If you would like to foster any of the orphans linked in this story please click on the link below for the orphan you would like to foster:(ORWA)(MURERA)
At about 11 am during the morning of the 21st February 2012, Mr. Piers Winkworth of the Offbeat Safaris Tented Camp in Meru National Park noticed a lone young elephant calf, who appeared to have a broken leg.The Camp Guides said that they had seen this orphaned elephant over the past few days, and apparently KWS Rangers had received a report about it some 3 weeks ago, but subsequently had been unable to trace it.
Piers Winkworth called The David Sheldrick Wildlife Trust to alert them about this orphan, and fORWArded photographs of it so that they could assess its approximate size and age.He then drove to KWS Headquarters to get permission for the rescue of this calf and organize some Rangers to help with its capture.The Keepers rescue team landed at the Meru airstrip and were driven to the orphans location. By 5 p.m. the calf was safely captured and transported to the Caravan Rescue Plane waiting at Meru Mulika Lodge airfield.It was a young female, just over 2 years of age, severely lame from possibly having trodden on poisoned elephant spikes hidden just beneath the soil of an elephant trail – a particularly brutal and cruel means of poaching not uncommon these days.By 8 p,m. the calf was safely back in the Nairobi Nursery, but too wild to handle, despite being incapacitated both by the foot injury to the one hind leg, and what looked liked a dislocated hip joint on the other hind leg.
However, she took water, and throughout the night, a little milk, but collapsed the next day and had to be put on life support during the afternoon of the 22nd.This gave us a chance to take a closer look at the injured foot of one hind leg, and to clean out the deep holes in the sole, disinfect and pack them with green clay, and administer a long acting anti-biotic injection. The next day the Vet came to see her and assisted in cleaning her wounds again. The one hind leg had 3 deep puncture wounds caused by stepping on elephant spikes, while the other leg has some extensive internal tissue damage which our Vet has deemed healable over time with plenty of rest. “MURERA” (As she has been named) spent her first few days at the Nursery stockades, as her wounds needed cleaning daily and she could not put any weight at all on the injured leg. All the Nursery inmates would crowd around her stable, giving her rumbles of love and encouragement that hopefully will impart the will to live.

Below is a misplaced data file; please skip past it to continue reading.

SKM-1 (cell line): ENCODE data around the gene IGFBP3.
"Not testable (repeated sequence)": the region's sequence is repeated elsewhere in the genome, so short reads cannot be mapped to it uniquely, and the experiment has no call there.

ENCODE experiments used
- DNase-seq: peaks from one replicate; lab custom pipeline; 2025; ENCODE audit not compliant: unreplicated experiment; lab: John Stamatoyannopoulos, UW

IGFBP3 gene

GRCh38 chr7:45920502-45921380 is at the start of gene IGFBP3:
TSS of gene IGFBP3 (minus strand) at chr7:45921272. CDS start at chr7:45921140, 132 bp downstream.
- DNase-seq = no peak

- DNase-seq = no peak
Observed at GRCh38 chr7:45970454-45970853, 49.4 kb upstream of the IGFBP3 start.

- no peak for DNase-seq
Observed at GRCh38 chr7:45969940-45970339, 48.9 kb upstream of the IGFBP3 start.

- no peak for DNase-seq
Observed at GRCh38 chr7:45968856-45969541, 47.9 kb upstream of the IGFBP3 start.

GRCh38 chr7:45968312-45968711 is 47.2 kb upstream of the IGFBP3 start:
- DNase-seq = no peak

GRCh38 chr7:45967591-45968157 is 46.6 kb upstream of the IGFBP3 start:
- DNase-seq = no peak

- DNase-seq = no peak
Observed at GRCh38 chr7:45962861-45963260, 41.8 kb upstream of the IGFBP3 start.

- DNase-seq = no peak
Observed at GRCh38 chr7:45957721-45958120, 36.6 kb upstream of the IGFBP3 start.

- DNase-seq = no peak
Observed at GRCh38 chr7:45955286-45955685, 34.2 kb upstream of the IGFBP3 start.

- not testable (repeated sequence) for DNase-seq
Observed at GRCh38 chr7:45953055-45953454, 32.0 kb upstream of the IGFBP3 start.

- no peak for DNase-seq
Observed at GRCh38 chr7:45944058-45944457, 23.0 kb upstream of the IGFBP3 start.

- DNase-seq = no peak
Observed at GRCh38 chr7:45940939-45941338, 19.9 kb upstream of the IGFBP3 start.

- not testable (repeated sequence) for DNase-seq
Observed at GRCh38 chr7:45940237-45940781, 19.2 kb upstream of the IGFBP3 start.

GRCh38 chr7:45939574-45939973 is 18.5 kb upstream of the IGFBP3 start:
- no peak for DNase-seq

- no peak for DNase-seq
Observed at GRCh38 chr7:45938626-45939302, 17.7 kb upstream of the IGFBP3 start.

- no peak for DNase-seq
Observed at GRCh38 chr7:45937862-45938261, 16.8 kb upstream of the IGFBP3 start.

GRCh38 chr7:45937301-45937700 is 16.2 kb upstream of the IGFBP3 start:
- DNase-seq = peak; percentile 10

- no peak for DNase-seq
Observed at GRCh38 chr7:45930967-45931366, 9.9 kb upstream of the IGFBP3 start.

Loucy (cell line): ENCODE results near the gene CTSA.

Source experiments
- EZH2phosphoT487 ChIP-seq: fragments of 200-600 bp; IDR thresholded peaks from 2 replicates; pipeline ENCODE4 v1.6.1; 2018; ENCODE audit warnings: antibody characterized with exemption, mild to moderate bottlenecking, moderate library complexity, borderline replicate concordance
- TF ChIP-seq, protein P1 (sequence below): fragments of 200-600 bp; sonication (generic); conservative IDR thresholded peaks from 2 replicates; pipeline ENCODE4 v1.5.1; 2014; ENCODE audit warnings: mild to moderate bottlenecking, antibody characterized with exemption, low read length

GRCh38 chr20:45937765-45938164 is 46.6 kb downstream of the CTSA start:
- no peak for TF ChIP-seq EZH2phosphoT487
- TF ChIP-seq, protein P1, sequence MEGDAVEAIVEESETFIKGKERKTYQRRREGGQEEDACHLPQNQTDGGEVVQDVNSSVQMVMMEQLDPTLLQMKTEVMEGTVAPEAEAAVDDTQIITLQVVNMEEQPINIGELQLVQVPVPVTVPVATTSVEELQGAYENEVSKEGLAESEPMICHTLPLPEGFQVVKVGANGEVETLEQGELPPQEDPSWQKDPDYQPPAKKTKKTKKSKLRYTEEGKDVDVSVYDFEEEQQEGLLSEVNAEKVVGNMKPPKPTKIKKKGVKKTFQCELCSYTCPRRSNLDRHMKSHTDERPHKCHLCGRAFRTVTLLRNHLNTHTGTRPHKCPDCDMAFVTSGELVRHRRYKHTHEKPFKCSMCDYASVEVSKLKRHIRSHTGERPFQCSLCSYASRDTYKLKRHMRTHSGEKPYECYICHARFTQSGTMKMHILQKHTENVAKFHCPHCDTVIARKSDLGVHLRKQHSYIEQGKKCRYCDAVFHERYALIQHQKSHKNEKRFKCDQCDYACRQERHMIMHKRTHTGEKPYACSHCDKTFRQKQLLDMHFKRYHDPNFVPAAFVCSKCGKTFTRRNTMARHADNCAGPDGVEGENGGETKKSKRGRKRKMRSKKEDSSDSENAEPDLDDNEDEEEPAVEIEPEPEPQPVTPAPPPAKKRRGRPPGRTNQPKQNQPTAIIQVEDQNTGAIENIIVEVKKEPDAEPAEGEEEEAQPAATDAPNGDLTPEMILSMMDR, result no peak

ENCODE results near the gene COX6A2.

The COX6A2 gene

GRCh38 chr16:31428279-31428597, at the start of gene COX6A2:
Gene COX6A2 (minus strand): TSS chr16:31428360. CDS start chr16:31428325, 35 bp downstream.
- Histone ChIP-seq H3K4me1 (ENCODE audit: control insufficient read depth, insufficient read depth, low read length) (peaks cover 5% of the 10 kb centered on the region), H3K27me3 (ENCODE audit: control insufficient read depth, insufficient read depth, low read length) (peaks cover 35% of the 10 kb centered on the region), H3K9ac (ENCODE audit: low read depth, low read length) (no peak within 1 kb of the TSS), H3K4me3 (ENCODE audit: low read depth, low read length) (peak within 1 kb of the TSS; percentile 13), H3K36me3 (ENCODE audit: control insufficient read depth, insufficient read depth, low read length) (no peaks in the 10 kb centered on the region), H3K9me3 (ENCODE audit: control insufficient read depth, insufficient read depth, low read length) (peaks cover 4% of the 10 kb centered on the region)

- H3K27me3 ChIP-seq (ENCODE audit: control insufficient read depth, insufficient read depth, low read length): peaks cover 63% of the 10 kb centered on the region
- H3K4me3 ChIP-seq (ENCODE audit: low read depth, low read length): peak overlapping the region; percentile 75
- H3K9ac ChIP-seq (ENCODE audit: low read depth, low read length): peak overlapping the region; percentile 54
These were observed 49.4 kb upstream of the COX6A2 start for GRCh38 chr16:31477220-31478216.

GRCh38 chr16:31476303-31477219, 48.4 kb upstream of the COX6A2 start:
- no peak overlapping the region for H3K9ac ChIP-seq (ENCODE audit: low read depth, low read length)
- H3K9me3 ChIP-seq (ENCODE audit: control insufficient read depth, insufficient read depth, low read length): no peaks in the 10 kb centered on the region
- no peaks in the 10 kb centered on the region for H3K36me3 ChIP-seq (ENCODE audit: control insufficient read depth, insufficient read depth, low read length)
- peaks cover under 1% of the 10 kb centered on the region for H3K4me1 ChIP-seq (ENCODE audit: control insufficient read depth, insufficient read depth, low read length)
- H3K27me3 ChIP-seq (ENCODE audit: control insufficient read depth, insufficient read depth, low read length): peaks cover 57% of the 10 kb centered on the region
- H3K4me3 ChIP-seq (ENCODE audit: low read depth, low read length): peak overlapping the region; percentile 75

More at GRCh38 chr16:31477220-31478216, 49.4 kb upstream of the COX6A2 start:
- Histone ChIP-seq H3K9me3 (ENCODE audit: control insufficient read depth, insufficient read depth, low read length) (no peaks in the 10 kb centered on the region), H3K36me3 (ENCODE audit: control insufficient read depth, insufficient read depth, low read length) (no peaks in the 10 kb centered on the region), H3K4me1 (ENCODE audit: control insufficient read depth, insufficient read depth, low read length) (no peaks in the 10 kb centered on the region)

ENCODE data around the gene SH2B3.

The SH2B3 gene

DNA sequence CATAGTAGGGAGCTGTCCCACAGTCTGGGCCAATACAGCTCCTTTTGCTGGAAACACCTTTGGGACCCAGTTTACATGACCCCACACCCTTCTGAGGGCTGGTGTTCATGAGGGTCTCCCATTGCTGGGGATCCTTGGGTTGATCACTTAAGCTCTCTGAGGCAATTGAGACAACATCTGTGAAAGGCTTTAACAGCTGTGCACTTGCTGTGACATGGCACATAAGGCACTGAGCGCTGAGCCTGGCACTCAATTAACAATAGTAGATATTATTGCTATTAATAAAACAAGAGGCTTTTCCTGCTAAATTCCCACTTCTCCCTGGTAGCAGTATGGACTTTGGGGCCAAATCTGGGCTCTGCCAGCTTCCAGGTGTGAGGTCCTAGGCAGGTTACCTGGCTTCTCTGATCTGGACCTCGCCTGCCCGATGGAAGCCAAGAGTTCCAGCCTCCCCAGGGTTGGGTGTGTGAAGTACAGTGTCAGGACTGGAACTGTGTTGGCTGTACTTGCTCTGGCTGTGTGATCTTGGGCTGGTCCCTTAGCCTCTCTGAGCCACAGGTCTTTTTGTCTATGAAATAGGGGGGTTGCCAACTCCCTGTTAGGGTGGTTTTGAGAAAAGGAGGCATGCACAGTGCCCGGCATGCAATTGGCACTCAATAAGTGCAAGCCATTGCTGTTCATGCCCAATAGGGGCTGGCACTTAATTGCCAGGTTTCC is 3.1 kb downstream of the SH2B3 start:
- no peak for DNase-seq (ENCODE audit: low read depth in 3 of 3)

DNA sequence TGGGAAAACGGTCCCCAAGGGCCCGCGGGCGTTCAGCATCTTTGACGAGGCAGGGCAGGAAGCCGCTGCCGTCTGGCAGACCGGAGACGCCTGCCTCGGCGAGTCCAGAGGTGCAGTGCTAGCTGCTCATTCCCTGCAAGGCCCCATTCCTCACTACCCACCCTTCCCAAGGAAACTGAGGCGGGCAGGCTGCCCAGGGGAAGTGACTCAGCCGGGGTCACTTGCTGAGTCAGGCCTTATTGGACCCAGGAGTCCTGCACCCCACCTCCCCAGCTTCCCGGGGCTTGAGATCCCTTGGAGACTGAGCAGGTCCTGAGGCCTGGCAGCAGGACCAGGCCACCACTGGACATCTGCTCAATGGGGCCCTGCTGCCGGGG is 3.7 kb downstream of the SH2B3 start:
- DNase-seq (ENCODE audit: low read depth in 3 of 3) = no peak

To keep her company ORWA would stay behind and act as her playmate and companion. They bonded over those few days so much so that ORWA had to be moved next door to MURERA’s stockade as she would get stressed in the evening when he left for his quarter.
Within a week, her wounds started healing well and she was able to put a little more weight on her injured hind leg. After 2 weeks she was able to join the orphan herd closeby which had obvious positive effect on her wellbeing and as a result her healing process. Although the ligament damage from the fall will take several months to fully heal she is so far doing very well and showing signs of improvement everyday.
We are enormously grateful to Mr. Piers Winkworth who went to a great deal of trouble to ensure the rescue of little MURERA and to the Meru Park Rangers who assisted so professionally with her capture.We all hope and pray that in the fullness of time, MURERA will live to forget all the pain and suffering to which she has been subjected, and will come to understand that not all humans are “bad”!